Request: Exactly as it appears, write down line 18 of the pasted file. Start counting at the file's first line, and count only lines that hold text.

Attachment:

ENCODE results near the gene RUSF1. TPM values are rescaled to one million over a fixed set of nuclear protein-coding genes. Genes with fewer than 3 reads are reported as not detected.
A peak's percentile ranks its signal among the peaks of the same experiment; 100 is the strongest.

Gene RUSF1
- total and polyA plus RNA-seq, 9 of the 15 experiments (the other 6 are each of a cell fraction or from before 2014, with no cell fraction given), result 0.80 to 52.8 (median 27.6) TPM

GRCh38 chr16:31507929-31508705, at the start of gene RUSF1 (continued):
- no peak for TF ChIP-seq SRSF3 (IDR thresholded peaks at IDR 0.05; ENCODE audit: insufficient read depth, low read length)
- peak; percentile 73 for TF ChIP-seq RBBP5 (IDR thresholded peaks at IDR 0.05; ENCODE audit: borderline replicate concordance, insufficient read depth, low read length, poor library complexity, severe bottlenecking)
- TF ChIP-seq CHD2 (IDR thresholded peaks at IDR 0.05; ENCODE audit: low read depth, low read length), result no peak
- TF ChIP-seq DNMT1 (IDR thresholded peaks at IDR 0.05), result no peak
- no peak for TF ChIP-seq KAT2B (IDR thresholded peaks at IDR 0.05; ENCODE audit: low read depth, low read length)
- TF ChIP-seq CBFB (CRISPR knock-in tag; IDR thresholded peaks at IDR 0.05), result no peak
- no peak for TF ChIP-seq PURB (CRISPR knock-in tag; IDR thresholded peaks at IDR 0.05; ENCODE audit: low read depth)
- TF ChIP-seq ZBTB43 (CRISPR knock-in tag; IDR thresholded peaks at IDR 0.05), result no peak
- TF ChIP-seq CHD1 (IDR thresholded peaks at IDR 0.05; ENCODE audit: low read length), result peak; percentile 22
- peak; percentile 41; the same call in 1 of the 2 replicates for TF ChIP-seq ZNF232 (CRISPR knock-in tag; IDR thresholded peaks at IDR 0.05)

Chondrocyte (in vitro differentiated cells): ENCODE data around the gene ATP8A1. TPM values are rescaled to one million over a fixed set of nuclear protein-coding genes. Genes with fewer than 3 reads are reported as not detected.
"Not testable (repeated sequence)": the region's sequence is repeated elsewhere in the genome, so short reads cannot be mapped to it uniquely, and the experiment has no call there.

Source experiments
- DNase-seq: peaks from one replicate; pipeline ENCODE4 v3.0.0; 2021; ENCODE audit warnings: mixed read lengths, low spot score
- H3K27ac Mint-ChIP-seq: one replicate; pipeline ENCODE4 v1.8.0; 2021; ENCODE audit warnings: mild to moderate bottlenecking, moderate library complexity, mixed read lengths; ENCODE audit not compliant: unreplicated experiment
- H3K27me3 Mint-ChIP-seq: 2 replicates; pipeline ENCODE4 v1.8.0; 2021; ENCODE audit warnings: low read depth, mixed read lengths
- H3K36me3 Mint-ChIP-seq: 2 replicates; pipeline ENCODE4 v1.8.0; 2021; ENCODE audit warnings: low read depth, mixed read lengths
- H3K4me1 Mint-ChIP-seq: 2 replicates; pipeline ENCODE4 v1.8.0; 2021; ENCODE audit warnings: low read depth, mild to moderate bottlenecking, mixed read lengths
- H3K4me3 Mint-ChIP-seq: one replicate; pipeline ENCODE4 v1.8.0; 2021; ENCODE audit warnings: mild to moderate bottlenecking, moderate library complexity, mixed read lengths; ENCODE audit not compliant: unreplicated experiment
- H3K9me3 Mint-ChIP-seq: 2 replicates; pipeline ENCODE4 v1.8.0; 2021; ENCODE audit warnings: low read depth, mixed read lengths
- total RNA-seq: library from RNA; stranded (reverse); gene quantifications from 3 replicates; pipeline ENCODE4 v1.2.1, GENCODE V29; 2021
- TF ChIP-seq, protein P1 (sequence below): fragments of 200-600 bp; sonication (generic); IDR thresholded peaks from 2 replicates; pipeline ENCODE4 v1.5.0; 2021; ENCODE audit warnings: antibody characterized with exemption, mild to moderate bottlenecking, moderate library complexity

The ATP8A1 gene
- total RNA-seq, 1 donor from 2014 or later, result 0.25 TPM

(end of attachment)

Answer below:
Source experiments